Criminal Convictions

The University of Derby is committed to equal opportunities and this policy aims to ensure that individuals with criminal convictions/cautions receive fair treatment, in accordance with the Rehabilitation of Offenders Act 1974.

The University seeks to admit the widest range of students who would benefit from our courses, seeing value in a broad range of talents, backgrounds and opportunities. We appreciate the important role that Higher Education can play in the rehabilitation process. 

A criminal record will not automatically prohibit admission to the University. The specific details of each case will be considered on an individual basis. In each instance we will review your ability to meet the skills and experience required for the course/profession and assess the impact of your criminal record upon the needs of the course/profession. We are conscious of our responsibility both to consider the needs of each applicant, ensuring they receive the support required, whilst also safeguarding the public and the University community.

In line with the Rehabilitation of Offenders Act 1974 details of spent convictions will only be requested for courses considered to be exempt from the act due to the possibility of working with children and vulnerable adults. 

First and foremost an offer will be made based on your academic profile. Upon receipt of the offer, and if you have any relevant unspent Criminal Convictions, you must contact the Admissions Team using the information provided in your offer letter.

If you then declare a Criminal Conviction we will write to you via email requesting further information. Further information could be in the form of a written personal statement from you explaining the details of the offence(s) and the circumstances around them, consent from you to contact your Probation or Support Officer (if applicable) for a detailed report or risk assessment and a relevant character reference.

The relationship between an applicant/student, the University and third parties e.g. placement providers is based on trust, confidence and professionalism. Failure to declare a relevant criminal conviction/caution and provide the requested information therefore means a risk assessment cannot be made. This could result in your application being withdrawn or becoming subject to student disciplinary procedures after enrolment.

When an applicant’s criminal records checks have been cleared by the University and therefore accepted for entry onto the course, they would be expected to self-declare any new cautions/convictions for review. If an applicant is yet to enrol, they would need to inform the Admissions team at the earliest opportunity to ensure continuation with the course of study. Or if after enrolment, then they would need to inform their dedicated Student Liaison Officer or Programme Leader. Any new information will need to be reconsidered under the same procedures as described above and could affect an applicant’s/student’s place on the course.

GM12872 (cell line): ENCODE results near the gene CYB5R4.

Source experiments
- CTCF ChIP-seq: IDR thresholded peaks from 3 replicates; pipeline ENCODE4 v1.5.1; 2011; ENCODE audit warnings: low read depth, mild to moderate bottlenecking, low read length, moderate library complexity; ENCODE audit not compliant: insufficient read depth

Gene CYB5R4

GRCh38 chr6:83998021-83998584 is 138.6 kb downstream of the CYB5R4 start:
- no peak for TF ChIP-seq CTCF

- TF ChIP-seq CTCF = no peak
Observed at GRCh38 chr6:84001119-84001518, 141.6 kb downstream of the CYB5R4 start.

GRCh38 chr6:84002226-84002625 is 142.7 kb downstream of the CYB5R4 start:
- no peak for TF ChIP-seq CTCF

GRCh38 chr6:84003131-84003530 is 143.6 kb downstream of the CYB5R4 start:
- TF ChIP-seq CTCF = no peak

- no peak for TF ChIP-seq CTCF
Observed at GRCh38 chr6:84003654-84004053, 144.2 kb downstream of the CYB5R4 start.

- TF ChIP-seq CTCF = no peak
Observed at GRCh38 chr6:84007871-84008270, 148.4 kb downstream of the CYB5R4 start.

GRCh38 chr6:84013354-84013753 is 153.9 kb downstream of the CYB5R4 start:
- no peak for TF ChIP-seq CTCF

The University will treat your information confidentially.

What is the Rehabilitation of Offenders Act 1974?

The Rehabilitation of Offenders Act 1974 aims to help people who have been convicted of certain criminal offences and have not re-offended since being convicted. People with few or minor convictions will therefore be able to ‘put their past behind them’ and be treated as everyone else with regard to employment and equal opportunity.

Please note that you do not need to include convictions, cautions, warnings or reprimands which are deemed ‘protected’ under the Rehabilitation of Offenders Act 1974 (Exceptions) Order 1975 (as amended in 2013). Guidance and criteria on the filtering of these cautions and convictions can be found on the Disclosure and Barring Service website. 

Further information on filtering can be found on the Government website.

What does ‘spent’ mean?

You are required to declare any relevant ‘unspent’ criminal convictions/cautions. Whilst some criminal convictions are ‘spent’ (forgotten) after a certain period according to the offence, other offences are never spent and these must be declared. For independent guidance you can contact Unlock or Nacro so that you are not disclosing any information we do not need to know. 

More information on offences and rehabilitation periods can be found on the Government website.

What is a relevant criminal conviction?

Relevant criminal offences include convictions, cautions, admonitions, reprimands, final warnings, bind over orders or similar involving one or more of the following:

If your conviction involved an offence similar to the above, but was made by a court outside of Great Britain, and that conviction would not be considered as spent under the Rehabilitation of Offenders Act 1974, you need to provide further details as requested.

Privacy statement

The information that you supply on your application will be held and processed in line with the Data Protection Act 2018, GDPR and subsequent legislation.

The information will be used by the University of Derby (as Data Controller) to assess your suitability for the course you have applied for and ensure you receive the support you require, as well as protecting and supporting the community within the University.

We may contact you to request further information or seek your approval to contact external bodies for example Probation Service, Support Workers.

The data you provide will be anonymised and shared internally with members of the Criminal Conviction Panel.

Guide to the University of Derby Criminal Conviction Process